There is considerably less negativity from the female perspective when it comes to the Olympic debate. With a lot less to lose and a lot more to gain, it’s clear the potential to make a viable and profitable platform for women’s skateboarding is there. A platform that entices sponsors, brands, events and money to be pumped back into the women-specific side of things. Something that, not only does it deserve, but needs in order to progress to the next level. “I know more girls are going to start skateboarding from watching this,” Mimi states, while she stares out at the course as Samarria Brevard, Lacey Baker, Vanessa Torres and the rest of the women practice.
Currently it’s less than a handful of females who make a living off skateboarding, with the exception to the rule, Brazilian skater Leticia Bufoni. Being both skilled on a board and pretty on the eye means she is a safe bet for brands and sponsors to invest in initially. Whilst other female skaters are steered clear of, deemed too risky. Something like the Olympics could reprogram the selection process and injustices that exist in in the mind of the male-dominated skate industry.
Women’s skateboarding presented to the masses could entice sponsors and support, which in turns creates money in the scene and a profitable future for the world’s best. If these girls could skate for a living, travel the world to comps and be part of the biggest Games on earth, they would jump at it. “It’s just another thing that will add on to what we are already doing, so I’m for it, of course,” says Hoopla skater Samarria Brevard. “As long as it’s keeping that momentum going.”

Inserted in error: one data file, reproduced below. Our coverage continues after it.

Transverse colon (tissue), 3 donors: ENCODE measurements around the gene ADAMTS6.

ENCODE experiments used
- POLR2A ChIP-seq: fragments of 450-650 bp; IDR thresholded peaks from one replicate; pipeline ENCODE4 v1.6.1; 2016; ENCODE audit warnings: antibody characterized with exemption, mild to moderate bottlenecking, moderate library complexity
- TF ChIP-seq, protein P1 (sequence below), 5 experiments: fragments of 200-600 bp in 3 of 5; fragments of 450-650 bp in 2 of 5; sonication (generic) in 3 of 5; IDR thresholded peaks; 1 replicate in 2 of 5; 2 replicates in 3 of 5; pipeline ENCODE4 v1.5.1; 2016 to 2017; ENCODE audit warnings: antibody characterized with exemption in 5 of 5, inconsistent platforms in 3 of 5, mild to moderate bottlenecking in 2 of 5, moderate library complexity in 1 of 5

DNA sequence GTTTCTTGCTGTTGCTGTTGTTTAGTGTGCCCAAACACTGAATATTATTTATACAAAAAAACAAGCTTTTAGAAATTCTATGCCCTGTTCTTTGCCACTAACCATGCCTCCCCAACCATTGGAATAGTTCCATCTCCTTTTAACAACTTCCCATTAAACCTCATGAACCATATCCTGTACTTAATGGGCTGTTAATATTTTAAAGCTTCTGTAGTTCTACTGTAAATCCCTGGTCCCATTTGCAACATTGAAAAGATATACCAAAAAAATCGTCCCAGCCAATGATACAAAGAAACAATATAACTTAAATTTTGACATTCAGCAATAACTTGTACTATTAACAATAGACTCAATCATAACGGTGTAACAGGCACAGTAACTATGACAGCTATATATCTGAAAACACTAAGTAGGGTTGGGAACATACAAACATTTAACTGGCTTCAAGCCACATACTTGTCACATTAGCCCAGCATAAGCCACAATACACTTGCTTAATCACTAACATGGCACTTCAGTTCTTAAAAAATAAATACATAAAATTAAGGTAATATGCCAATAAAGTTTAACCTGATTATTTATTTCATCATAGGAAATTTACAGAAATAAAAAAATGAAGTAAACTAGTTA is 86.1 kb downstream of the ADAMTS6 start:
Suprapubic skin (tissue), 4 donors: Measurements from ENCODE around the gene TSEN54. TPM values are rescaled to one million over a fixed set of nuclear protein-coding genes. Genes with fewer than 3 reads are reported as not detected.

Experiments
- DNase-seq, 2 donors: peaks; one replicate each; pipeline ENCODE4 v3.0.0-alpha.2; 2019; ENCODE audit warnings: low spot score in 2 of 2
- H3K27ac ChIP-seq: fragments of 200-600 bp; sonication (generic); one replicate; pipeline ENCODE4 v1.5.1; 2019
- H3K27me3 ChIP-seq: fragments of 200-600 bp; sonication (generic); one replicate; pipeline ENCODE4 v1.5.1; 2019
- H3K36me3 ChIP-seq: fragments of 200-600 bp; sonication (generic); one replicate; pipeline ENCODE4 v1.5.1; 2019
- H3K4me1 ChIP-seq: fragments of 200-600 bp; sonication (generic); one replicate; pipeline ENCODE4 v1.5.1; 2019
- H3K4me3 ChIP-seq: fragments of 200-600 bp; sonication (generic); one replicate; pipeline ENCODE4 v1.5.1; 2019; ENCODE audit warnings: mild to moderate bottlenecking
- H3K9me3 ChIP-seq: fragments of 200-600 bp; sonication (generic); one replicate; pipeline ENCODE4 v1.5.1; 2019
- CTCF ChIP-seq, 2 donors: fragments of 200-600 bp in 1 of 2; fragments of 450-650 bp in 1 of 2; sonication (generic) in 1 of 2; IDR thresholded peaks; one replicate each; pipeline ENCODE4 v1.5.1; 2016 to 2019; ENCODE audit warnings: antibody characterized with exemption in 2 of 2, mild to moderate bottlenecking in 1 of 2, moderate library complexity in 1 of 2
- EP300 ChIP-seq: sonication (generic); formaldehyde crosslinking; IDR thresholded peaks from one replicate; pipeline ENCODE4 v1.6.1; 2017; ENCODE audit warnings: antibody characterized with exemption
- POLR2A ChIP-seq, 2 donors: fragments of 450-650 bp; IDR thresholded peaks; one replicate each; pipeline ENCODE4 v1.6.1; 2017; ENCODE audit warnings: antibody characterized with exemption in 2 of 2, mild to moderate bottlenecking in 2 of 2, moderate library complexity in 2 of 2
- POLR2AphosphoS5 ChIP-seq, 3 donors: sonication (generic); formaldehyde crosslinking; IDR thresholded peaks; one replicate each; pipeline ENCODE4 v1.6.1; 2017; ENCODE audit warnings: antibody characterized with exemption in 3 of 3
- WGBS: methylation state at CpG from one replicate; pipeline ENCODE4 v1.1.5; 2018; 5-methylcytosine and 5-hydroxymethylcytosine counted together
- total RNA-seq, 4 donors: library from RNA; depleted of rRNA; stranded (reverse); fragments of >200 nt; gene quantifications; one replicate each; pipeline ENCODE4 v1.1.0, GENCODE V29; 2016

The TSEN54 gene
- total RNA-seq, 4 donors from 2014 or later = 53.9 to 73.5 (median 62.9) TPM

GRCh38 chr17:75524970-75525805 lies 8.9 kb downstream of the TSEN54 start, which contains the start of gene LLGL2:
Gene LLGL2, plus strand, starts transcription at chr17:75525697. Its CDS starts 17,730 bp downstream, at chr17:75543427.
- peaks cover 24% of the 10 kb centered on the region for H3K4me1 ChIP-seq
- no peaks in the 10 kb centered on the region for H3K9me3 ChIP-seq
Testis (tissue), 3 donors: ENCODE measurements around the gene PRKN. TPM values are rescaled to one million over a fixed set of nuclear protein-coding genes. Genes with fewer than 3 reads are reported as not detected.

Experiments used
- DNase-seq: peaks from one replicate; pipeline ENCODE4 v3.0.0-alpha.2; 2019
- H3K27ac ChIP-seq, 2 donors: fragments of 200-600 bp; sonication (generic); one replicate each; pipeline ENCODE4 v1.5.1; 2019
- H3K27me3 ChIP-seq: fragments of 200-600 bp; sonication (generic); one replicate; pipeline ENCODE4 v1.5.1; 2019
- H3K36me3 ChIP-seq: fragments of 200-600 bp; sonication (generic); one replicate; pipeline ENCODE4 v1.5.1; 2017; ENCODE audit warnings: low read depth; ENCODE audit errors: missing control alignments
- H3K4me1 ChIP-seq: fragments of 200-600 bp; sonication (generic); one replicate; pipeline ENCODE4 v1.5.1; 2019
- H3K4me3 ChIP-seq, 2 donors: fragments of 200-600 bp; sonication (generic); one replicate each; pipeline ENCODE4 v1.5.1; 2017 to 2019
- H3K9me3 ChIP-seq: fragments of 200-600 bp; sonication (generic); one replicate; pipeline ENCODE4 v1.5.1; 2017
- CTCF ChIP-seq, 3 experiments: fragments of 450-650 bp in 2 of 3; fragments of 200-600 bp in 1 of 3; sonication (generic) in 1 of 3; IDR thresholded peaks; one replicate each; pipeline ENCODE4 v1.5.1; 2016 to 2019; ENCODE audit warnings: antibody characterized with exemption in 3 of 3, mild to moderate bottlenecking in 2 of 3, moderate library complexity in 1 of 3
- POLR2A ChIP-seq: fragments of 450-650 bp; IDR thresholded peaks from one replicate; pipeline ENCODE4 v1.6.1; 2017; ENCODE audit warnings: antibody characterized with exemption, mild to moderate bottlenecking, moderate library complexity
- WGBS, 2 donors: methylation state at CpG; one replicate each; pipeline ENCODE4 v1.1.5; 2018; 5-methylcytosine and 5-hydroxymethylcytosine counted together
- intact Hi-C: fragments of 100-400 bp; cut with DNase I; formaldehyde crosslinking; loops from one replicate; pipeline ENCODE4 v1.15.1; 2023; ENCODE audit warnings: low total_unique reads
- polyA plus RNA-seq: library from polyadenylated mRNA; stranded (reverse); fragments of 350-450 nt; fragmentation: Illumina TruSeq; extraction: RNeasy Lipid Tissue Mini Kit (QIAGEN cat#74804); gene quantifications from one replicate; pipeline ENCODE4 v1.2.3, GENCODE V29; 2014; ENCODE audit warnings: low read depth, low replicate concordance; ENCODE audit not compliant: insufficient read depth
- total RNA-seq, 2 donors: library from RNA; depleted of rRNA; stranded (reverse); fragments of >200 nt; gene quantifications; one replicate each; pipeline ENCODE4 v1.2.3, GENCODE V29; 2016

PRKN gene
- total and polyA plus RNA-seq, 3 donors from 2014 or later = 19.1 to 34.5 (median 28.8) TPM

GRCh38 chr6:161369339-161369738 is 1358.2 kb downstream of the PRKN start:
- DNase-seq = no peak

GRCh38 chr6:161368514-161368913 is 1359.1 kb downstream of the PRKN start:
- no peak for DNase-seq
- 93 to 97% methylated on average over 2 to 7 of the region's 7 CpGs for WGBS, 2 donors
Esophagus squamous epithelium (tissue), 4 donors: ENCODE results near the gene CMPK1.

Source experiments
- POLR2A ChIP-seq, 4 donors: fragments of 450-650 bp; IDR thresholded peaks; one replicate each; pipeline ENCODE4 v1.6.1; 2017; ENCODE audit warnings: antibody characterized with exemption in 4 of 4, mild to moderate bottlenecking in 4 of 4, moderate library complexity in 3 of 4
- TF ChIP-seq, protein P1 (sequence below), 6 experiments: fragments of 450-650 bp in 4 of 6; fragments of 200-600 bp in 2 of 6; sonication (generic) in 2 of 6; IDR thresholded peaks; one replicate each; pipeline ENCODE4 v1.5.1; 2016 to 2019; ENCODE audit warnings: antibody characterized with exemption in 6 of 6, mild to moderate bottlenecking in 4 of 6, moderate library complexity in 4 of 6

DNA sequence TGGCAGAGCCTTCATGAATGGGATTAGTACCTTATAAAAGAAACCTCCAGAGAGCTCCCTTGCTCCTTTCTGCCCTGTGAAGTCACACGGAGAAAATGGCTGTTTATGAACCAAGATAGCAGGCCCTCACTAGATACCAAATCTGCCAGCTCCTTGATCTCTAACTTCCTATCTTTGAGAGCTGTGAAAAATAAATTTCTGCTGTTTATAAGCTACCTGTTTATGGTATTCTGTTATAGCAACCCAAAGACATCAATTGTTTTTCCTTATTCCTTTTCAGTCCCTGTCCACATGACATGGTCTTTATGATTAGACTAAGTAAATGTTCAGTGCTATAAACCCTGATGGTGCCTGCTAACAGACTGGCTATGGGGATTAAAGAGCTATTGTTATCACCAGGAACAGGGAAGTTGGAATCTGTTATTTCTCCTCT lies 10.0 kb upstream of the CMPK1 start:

Mimi Knoop’s time spent pushing for more competitive stops for women, and in particular to be part of Street League, is all in order to keep things legit. Mimi aims to “create a solid and authentic connection between the skaters, the people running the events and the huge corporations that don’t know anything about skateboarding.” This is what the Olympics could bring about.
Women’s skateboarding is in safe hands thanks to Mimi, but does she get worried at the thought that one day the control could be taken out her hands, especially as the scene grows? “Of course, that is always a possibility,” she explains. “But I tell everyone: ‘You don’t know what could happen next year or even next week.’ All we can do is continue looking out for the athletes and our clients by keeping things legitimate; by being the best stewards of the sport that we can be. It’s really about doing things right the first time around to set the bar for everyone else that follows.”